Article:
Almost from the day it opened its doors in 1912, "America's Most Beloved Ballpark" became a football hotbed, hosting high school, college and professional games on a regular basis for over a half-century. Less than a month after the Red Sox had polished off the New York Giants in what still is regarded as one of the greatest World Series ever, the team's owners granted permission to long-time city rivals Boston Latin and English to play their annual Thanksgiving Day football game in Fenway Park. There was some original reluctance, "because of the danger of cutting up the diamond," but those fears were quickly set aside. Just two days after Latin edged English, 7-6, Fenway Park staged a mythical national championship high school game between Oak Park (Il.), a powerhouse from suburban Chicago, and Everett (Mass.), a game that dominated the headlines both here and in the Midwest. Extra elevated trains were added to accommodate a crowd estimated at more than 10,000, with ticket prices for reserved seats scaled at 50 cents, 75 cents, and $1, and additional direct wires were installed to serve the newspapers from Boston to Chicago. Everett and its stalwart captain, George Brickley, were no match for the "Cyclone of Chicago," as the Oak Park team was called in headlines after its 32-14 demolition of the locals. Oak Park's coach, Bob Zuppke, made liberal use of a new innovation called the forward pass, overwhelming the old-fashioned Everett eleven. "Its passing game, which resembled basket ball (sic), consisted of forward, double, triple and even quadruple passes,'' the Boston Globe reported. "…There has never been a better game played in New England.''
A week and a half later, by the way, Zuppke resigned at Oak Park to become coach at the University of Illinois, where he won four national championships and coached the Galloping Ghost, Red Grange.
This was only the beginning. By 1914, there were 10 high school games played at Fenway Park, a number that grew to more than 40 by 1932. Thanksgiving Day games, Columbus Day double-headers, even the occasional triple-header, Fenway became football crazy.
"It was a venue where post office clerks, soda jerks and inspectors for the public works were just as apt to venture as participants as fans,'' sports historian Richard Johnson told the Globe.
The college boys joined in the fun in 1914, when Boston College first made Fenway Park its home away from home with a one-sided 28-6 rout of Norwich (Vt.) University, the first of 76 games the Eagles would play in the Fens.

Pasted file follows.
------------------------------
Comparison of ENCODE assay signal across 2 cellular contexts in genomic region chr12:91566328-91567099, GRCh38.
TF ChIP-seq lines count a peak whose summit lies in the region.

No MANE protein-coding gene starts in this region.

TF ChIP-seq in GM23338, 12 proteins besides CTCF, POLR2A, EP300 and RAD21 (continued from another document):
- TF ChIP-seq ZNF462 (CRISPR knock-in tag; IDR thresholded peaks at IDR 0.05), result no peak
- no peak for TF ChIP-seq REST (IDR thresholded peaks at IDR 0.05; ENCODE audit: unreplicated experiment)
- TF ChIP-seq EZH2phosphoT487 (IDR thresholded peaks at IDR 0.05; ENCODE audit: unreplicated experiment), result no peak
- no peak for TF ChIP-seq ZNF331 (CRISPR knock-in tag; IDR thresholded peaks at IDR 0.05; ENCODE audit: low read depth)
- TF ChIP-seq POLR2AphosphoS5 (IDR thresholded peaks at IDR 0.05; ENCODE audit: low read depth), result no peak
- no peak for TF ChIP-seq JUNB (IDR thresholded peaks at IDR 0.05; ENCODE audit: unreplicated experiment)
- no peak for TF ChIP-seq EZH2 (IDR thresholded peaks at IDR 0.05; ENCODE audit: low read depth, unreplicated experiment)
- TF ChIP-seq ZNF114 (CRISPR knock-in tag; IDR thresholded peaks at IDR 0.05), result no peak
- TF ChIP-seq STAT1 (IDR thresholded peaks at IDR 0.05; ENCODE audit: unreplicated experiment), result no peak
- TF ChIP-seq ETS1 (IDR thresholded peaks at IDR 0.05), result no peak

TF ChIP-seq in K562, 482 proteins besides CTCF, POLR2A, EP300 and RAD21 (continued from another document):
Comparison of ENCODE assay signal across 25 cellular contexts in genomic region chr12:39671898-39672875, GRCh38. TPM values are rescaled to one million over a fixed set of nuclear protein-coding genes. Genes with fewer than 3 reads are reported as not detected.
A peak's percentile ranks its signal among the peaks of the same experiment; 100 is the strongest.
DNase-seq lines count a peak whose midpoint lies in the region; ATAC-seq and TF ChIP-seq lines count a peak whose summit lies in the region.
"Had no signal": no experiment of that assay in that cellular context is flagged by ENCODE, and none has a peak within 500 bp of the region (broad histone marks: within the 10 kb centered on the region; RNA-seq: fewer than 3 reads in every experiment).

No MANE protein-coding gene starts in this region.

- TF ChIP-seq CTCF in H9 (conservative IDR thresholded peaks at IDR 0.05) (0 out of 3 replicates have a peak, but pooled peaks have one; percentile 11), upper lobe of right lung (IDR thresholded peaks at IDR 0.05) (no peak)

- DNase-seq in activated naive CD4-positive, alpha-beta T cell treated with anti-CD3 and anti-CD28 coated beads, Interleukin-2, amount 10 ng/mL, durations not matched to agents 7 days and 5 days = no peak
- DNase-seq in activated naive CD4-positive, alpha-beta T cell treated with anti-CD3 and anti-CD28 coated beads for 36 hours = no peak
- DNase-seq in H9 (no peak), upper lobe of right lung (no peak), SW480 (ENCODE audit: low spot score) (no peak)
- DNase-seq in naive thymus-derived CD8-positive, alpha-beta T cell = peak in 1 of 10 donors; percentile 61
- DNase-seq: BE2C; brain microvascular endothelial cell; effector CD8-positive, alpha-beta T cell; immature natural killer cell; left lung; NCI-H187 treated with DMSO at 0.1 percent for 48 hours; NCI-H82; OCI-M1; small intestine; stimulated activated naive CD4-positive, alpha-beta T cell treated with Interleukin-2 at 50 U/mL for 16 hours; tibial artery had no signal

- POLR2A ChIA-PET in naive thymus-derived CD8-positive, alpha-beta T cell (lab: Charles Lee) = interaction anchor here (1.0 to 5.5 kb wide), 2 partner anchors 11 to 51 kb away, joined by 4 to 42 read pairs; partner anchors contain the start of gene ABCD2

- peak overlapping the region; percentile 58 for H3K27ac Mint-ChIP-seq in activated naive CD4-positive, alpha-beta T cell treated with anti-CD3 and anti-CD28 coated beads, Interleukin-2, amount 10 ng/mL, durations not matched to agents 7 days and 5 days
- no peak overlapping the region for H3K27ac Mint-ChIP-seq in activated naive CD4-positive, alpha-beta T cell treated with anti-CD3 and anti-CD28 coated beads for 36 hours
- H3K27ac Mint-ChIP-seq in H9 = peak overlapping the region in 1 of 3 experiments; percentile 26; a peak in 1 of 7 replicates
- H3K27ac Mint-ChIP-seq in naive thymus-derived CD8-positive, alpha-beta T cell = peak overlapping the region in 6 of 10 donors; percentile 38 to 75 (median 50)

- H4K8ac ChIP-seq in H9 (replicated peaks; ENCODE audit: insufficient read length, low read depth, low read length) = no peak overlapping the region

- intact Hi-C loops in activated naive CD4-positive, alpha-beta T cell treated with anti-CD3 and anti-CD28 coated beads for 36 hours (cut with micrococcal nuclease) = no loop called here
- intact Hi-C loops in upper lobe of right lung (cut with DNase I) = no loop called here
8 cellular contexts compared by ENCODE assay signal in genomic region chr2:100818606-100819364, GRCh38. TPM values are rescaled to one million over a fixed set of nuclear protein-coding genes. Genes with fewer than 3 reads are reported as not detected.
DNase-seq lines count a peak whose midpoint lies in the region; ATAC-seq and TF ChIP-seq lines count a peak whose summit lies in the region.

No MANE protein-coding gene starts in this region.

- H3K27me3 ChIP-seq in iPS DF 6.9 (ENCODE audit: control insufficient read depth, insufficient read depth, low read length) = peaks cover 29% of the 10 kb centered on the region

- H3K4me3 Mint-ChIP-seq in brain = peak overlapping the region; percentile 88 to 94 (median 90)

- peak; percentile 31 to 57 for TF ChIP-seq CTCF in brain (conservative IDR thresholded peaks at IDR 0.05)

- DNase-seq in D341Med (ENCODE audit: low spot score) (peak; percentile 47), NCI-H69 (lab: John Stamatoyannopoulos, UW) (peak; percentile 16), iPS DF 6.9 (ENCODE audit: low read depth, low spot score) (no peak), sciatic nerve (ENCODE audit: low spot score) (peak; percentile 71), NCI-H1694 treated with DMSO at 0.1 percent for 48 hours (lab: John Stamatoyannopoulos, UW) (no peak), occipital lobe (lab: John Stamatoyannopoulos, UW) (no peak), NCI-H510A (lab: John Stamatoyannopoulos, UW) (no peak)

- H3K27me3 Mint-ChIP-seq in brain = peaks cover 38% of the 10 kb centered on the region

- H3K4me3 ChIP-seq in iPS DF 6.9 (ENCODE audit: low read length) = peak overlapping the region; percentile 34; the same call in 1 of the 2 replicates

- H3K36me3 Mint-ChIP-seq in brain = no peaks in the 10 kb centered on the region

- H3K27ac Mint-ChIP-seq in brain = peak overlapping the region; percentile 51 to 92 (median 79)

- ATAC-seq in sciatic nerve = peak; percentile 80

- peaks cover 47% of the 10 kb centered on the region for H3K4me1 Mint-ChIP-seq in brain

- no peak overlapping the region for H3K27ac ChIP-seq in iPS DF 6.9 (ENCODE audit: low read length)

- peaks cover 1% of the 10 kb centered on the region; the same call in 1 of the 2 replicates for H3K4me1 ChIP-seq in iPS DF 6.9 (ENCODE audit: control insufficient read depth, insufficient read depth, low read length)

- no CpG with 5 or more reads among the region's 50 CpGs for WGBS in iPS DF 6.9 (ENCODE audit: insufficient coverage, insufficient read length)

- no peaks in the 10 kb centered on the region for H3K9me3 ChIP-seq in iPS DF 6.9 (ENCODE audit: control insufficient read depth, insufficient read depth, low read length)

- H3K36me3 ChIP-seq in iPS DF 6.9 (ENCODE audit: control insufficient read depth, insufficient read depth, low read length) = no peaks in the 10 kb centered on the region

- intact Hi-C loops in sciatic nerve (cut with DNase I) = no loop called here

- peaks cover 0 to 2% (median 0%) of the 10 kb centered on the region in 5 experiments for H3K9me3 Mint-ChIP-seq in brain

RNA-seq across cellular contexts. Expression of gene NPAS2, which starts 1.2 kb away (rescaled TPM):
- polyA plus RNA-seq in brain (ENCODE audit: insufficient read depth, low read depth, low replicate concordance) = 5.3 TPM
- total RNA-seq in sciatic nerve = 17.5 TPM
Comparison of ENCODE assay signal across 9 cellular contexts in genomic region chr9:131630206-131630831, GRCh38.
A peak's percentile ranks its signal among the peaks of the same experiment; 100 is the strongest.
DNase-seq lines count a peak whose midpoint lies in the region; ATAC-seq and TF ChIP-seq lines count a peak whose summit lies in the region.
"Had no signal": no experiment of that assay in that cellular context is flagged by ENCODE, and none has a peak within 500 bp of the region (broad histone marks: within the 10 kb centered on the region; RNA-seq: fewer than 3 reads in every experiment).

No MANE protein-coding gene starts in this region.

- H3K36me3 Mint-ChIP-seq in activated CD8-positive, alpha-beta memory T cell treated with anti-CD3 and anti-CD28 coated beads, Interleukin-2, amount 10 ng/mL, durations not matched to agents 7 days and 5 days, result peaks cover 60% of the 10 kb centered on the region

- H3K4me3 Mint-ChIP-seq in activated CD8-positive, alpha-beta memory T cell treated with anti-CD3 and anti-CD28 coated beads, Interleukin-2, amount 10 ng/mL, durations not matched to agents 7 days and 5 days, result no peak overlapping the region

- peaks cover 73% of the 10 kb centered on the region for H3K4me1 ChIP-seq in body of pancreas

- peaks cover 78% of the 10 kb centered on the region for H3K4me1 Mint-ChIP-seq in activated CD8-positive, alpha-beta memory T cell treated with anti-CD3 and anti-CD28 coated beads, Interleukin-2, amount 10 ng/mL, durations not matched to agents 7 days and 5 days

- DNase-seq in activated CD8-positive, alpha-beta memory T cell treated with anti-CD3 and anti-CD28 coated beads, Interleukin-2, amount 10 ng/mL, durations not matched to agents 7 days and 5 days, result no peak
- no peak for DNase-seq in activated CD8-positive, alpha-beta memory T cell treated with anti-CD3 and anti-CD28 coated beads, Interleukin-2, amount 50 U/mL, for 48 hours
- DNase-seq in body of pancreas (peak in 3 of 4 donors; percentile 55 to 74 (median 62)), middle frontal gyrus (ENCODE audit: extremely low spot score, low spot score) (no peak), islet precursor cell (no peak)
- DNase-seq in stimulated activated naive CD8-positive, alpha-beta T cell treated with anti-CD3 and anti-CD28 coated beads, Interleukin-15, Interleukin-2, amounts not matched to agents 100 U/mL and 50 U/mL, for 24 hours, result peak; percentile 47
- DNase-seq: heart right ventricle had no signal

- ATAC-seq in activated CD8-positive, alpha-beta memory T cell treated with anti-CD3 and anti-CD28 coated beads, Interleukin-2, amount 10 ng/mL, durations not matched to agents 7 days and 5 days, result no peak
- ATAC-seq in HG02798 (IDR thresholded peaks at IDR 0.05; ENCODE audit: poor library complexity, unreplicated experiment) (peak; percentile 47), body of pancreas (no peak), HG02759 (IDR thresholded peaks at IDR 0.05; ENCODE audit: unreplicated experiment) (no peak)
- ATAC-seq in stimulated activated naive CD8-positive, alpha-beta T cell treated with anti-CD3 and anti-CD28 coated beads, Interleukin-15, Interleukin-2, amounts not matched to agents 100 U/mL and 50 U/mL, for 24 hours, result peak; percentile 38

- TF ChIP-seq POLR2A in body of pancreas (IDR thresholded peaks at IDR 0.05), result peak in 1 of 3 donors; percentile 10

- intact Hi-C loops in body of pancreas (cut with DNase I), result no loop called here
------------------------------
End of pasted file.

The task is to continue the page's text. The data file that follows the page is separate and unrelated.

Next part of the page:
But Boston College was hardly alone among the local college teams that had a chance to strut their stuff on the same field as Tris Speaker, Harry Hooper, Duffy Lewis and the rest of the "Speed Boys." With a last-minute touchdown in 1915, Dartmouth, coached by Frank "the Iron Major" Cavanaugh, edged Penn, 7-3, and Holy Cross, Tufts, Boston University, Providence and Springfield College were among the local elevens who played on the Fenway Park grounds.
The Boston Park League took its first crack at playing in Fenway Park in 1919, when the St. Alphonsus-Pere Marquette game featured the end of a 10-mile road race at halftime, and soon the pros moved in. George Preston Marshall acquired the rights to a Boston NFL franchise in 1932, when he played his first season as the Boston Braves in Braves Field, then in 1933 moved to Fenway, where he rechristened the team "the Redskins." But the pay-for-play boys had a tough time drawing a crowd. Marshall gave up in 1936, when the Redskins moved their championship game to New York's Polo Grounds, and the following season he relocated to Washington, where the Redskins have played ever since.
But a precedent had been set. Football had a home in Boston, and it was called Fenway Park.
Grantland Rice, America's most famous sportswriter, called it "probably the greatest football game ever played by colleges or the pros." In Fenway Park, no less. This was November 16, 1940, and as dusk fell, making the action on the field all but invisible to the more than 40,000 fans on hand, undefeated Boston College held on to defeat Georgetown, 19-18, ending the Hoyas' 23-game winning streak. Rice, no stranger to purple prose ("Four Horsemen of the Apocalypse") could not contain himself.
"When you look back over the dizzy panorama of this cold, gray afternoon it was something more than the battle of the mastodon and the mammoth,'' the syndicated columnist wrote. "The mastodons and mammoths were on hand in droves. But so were the Eagles and the Gazelles. There was not only crashing power along the ground as giant frames collided. There was also a dazzling battle through the chilly November air. There was every type of play that football has yet seen. There were double and triple passes. There were double reverses. There were spreads and shifts and fakes and feints that kept the packed stands not only thrilled but completely bewildered.
"It was the greatest all-around exhibition of power, skill, deception and flaming spirit that I have ever seen on a football field for over 40 years. Especially the spirit shown.''
This would be one of six games BC would win that fall in Fenway Park, outscoring its opponents, 173-45, on its home field. Led by Hall of Fame coach Frank Leahy and star back "Chuckin' Charlie" O'Rourke, the season would end with a victory in the 1941 Sugar Bowl, the Eagles dispatching previously unbeaten Tennessee as future Hall of Famer O'Rourke scored the winning touchdown late in the game.
This was the golden era of BC football, and crowds packed Fenway Park to see the Eagles rack up victories week after week. BC won six of its eight games at Fenway in 1941, and was on its way to another undefeated season and a return engagement to the Sugar Bowl in 1942, when in blizzard conditions the Eagles fell to Holy Cross, 55-12. Seldom has defeat been more fortuitous-BC cancelled its scheduled celebration that night at the famous Cocoanut Grove nightclub and thus escaped the horrific fire that killed 492 patrons.
Pro football tried and failed in three more permutations. The Boston Shamrocks, Boston Bears and Boston Yanks all came between 1936 and 1948 and like the Redskins before them, were unable to establish a permanent toehold. The only thing the pros succeeded in doing was knocking the high school teams out of the playing rotation. The last high school game at Fenway was held in 1935, South Boston High beating Brighton, and eight decades would pass before the kids would be invited back.